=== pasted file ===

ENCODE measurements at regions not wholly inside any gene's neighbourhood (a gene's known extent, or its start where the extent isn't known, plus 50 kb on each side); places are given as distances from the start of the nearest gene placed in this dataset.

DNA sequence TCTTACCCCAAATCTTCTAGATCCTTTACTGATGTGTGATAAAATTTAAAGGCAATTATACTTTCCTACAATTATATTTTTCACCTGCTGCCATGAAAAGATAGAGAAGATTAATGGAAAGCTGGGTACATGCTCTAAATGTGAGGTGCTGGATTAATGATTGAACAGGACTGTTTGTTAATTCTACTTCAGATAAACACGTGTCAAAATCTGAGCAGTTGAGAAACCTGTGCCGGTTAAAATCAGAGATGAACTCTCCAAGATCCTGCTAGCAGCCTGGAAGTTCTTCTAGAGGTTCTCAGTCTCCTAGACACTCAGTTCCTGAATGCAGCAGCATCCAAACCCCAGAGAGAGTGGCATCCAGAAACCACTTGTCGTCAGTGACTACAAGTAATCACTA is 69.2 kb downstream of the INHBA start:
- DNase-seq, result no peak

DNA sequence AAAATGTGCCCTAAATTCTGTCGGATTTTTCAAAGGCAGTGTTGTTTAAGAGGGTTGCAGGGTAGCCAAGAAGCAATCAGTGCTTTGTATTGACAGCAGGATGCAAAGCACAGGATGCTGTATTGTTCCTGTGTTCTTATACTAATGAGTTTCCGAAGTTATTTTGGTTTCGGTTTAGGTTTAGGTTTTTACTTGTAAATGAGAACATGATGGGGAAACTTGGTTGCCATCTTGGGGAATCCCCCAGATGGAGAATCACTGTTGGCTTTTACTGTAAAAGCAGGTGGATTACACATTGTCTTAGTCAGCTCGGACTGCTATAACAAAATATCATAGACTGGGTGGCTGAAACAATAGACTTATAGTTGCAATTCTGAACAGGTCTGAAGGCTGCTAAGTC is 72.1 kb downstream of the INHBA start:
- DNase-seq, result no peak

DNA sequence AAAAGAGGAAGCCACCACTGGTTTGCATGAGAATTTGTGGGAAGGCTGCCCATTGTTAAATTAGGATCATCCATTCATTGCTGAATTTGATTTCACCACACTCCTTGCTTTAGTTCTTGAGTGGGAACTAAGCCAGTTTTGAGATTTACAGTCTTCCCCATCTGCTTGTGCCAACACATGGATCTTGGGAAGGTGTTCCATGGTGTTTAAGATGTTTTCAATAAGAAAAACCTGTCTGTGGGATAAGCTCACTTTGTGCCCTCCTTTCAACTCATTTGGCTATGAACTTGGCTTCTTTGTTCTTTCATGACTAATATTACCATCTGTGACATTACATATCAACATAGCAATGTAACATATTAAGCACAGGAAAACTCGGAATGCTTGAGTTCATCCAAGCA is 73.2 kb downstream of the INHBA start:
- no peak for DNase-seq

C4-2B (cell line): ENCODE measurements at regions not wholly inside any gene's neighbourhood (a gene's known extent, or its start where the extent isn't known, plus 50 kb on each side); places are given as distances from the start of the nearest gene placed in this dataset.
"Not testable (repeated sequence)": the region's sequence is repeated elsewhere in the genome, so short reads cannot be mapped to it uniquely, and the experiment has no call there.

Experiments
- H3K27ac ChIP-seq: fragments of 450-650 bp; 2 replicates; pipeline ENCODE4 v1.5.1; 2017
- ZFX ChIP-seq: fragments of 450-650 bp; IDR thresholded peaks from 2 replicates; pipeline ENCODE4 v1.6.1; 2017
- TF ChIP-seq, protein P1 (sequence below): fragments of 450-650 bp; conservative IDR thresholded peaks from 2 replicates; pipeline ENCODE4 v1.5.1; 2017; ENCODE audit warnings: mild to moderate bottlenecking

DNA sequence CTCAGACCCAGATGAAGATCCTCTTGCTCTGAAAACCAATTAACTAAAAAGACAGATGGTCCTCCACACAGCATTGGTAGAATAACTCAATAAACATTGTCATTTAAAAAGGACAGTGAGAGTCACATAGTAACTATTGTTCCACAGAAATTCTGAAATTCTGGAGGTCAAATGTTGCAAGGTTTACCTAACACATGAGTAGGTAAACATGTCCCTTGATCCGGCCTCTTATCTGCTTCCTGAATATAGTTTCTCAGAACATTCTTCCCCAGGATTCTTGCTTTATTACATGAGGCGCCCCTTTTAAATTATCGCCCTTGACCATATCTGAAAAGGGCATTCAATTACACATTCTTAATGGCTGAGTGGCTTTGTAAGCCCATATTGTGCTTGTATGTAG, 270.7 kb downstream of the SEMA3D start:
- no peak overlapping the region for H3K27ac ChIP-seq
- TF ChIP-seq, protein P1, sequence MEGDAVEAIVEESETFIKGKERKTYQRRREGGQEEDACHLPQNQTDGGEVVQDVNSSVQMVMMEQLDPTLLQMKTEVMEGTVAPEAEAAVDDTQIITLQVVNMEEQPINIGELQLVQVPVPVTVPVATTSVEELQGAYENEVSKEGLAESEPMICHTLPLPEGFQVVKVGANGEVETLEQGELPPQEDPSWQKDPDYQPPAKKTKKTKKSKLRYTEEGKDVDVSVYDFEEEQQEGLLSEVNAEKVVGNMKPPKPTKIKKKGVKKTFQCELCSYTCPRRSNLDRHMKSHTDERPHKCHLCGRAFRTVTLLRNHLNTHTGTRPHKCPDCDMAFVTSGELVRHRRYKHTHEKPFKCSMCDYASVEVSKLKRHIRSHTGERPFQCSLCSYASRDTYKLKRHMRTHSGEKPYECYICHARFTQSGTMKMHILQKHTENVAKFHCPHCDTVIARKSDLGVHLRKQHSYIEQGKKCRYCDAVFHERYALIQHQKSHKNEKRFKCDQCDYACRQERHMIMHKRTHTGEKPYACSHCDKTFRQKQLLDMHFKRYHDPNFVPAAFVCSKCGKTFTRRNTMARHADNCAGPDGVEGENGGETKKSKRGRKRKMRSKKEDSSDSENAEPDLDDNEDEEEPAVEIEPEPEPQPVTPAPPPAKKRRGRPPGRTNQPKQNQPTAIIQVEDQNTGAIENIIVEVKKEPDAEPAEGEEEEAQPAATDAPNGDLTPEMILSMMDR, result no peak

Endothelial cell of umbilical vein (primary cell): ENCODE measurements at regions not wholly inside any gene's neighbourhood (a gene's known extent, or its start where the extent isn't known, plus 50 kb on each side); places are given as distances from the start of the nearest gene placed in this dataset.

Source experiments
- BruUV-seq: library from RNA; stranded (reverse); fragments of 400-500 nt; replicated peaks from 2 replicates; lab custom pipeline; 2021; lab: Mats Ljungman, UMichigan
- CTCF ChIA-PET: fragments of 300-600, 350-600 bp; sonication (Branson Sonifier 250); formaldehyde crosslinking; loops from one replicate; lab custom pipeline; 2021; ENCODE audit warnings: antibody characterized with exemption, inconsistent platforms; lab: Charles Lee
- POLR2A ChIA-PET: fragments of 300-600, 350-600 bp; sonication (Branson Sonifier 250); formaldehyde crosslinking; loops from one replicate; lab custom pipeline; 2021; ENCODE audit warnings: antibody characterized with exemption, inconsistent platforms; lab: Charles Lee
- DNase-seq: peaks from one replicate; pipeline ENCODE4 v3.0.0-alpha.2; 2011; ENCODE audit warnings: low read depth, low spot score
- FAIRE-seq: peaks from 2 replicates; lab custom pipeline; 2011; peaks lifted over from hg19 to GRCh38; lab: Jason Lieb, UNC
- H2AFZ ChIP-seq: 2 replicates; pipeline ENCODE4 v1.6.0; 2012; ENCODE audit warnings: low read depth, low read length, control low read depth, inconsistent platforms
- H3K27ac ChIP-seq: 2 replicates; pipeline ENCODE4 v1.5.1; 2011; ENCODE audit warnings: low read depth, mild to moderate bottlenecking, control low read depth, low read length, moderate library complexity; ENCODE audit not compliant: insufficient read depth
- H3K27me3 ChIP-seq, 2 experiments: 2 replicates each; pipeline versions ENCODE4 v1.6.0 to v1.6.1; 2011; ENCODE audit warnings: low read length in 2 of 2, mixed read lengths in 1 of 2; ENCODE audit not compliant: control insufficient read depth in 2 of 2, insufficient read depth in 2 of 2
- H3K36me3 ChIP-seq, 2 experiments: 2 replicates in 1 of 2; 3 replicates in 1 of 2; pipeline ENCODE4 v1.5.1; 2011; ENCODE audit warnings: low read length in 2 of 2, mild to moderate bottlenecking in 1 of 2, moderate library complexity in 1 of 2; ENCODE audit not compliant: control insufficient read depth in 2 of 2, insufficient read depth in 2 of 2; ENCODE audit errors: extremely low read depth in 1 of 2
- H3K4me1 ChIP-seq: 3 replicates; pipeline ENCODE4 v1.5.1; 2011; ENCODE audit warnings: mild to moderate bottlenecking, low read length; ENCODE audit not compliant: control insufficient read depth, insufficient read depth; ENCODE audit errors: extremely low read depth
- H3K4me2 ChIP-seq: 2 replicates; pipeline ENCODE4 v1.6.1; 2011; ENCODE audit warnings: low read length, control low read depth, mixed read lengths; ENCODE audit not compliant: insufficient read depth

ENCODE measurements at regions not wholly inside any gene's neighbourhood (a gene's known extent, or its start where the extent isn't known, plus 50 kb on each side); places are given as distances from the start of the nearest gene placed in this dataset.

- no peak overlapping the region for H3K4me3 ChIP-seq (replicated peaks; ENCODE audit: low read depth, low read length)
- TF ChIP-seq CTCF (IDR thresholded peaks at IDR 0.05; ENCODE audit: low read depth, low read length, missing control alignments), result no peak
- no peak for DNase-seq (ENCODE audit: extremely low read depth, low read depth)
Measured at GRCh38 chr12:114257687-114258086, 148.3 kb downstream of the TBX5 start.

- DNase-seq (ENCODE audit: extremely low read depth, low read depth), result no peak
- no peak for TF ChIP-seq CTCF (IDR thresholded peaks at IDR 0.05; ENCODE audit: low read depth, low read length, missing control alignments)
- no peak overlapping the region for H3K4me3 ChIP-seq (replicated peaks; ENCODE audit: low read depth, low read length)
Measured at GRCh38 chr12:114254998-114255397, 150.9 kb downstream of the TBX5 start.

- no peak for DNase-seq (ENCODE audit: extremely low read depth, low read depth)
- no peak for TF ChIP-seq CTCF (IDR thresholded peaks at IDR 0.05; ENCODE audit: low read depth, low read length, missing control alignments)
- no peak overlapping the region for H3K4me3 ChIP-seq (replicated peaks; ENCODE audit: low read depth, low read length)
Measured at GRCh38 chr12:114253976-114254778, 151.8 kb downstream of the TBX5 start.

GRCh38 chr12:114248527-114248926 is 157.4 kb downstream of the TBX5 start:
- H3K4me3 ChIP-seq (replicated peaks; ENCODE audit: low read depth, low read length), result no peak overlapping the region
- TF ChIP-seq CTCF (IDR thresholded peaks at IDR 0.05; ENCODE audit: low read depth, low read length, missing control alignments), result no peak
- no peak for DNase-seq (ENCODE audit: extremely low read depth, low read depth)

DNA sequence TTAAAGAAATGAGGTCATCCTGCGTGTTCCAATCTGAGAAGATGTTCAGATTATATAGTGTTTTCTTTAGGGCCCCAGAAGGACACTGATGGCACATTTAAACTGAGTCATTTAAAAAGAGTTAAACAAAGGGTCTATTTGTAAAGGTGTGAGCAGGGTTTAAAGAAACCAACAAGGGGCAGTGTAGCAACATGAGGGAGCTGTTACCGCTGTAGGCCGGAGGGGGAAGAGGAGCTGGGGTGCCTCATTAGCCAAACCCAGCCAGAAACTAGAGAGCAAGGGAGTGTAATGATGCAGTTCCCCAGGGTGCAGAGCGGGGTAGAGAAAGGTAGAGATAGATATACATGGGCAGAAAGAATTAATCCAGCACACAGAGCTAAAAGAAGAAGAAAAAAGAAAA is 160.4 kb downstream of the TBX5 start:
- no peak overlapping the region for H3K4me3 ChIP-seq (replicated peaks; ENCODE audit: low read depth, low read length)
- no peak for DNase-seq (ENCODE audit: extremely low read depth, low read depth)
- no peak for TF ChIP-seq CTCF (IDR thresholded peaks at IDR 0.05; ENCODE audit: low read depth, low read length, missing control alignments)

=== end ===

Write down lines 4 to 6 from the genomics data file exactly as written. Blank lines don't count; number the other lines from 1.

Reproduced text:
DNA sequence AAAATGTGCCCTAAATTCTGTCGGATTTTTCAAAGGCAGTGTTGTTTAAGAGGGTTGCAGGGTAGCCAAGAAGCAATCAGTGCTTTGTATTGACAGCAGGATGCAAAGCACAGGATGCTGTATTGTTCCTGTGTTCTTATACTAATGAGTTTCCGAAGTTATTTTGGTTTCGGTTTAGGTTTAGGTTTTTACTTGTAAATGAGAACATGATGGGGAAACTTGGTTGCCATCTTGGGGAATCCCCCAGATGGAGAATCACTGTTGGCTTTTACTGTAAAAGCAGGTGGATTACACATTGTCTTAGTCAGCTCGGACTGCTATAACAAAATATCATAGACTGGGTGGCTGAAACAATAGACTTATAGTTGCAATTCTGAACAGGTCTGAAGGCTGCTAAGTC is 72.1 kb downstream of the INHBA start:
- DNase-seq, result no peak

DNA sequence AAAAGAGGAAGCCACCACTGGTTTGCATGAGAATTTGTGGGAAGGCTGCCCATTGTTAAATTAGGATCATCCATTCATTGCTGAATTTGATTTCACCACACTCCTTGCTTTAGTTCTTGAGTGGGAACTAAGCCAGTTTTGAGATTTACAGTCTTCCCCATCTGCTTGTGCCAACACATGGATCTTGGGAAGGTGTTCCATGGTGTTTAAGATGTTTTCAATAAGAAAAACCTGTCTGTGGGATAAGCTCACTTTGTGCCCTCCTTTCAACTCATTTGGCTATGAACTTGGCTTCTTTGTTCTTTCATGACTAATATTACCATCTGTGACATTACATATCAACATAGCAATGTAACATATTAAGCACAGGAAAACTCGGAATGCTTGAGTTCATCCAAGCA is 73.2 kb downstream of the INHBA start: